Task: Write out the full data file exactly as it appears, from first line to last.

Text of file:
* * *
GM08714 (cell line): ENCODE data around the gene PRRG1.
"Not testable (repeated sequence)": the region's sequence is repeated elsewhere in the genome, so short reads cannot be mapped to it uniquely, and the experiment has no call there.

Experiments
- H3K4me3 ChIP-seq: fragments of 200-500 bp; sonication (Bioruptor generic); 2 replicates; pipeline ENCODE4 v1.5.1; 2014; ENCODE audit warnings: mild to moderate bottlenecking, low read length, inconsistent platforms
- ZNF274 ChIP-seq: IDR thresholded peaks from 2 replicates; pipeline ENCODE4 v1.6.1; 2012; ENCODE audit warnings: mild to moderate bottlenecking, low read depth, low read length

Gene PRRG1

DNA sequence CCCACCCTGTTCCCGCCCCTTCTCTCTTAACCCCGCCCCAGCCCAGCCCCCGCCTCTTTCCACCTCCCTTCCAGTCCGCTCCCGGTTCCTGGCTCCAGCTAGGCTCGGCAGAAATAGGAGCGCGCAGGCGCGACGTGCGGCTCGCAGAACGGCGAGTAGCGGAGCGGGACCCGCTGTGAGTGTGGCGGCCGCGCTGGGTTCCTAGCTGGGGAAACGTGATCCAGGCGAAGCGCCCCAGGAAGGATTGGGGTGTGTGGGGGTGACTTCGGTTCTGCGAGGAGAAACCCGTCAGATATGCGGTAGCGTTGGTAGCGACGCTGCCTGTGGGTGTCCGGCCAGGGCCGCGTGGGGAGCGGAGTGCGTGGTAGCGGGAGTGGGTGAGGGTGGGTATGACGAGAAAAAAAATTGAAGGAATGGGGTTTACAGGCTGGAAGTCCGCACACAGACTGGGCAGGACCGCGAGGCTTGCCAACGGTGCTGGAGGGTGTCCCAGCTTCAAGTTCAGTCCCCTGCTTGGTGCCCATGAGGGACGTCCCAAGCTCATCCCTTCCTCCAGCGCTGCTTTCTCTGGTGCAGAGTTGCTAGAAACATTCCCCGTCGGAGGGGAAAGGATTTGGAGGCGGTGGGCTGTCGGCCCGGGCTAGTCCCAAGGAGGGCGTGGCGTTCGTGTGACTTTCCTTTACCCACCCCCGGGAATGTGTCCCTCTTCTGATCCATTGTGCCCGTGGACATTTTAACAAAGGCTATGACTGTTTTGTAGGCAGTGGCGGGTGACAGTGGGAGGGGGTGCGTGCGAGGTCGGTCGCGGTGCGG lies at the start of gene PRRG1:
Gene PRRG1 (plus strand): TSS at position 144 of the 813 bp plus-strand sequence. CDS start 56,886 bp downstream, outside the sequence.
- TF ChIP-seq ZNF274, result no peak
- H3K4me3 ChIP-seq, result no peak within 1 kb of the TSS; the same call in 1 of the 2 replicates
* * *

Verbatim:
GM08714 (cell line): ENCODE data around the gene PRRG1.
"Not testable (repeated sequence)": the region's sequence is repeated elsewhere in the genome, so short reads cannot be mapped to it uniquely, and the experiment has no call there.

Experiments
- H3K4me3 ChIP-seq: fragments of 200-500 bp; sonication (Bioruptor generic); 2 replicates; pipeline ENCODE4 v1.5.1; 2014; ENCODE audit warnings: mild to moderate bottlenecking, low read length, inconsistent platforms
- ZNF274 ChIP-seq: IDR thresholded peaks from 2 replicates; pipeline ENCODE4 v1.6.1; 2012; ENCODE audit warnings: mild to moderate bottlenecking, low read depth, low read length

Gene PRRG1

DNA sequence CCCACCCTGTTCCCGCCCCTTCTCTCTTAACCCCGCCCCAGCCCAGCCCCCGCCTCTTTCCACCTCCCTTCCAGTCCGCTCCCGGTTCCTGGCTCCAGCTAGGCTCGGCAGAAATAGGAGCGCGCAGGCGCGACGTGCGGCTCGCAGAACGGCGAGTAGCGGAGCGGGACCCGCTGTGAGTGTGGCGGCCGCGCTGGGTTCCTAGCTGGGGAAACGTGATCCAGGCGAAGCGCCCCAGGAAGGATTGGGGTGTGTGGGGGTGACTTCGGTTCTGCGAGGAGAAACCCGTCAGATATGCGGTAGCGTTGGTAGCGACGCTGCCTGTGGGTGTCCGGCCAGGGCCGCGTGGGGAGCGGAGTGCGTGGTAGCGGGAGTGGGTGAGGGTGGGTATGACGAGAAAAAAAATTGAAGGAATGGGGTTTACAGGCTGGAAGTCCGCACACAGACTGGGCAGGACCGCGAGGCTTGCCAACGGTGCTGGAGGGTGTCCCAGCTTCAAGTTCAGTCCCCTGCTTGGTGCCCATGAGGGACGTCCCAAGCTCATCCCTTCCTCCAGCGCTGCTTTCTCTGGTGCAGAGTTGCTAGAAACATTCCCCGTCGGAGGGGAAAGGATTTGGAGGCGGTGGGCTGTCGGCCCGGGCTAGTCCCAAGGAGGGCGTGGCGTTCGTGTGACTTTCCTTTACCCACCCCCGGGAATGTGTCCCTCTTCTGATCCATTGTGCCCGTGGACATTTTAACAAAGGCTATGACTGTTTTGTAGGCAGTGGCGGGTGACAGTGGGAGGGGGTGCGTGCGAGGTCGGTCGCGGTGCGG lies at the start of gene PRRG1:
Gene PRRG1 (plus strand): TSS at position 144 of the 813 bp plus-strand sequence. CDS start 56,886 bp downstream, outside the sequence.
- TF ChIP-seq ZNF274, result no peak
- H3K4me3 ChIP-seq, result no peak within 1 kb of the TSS; the same call in 1 of the 2 replicates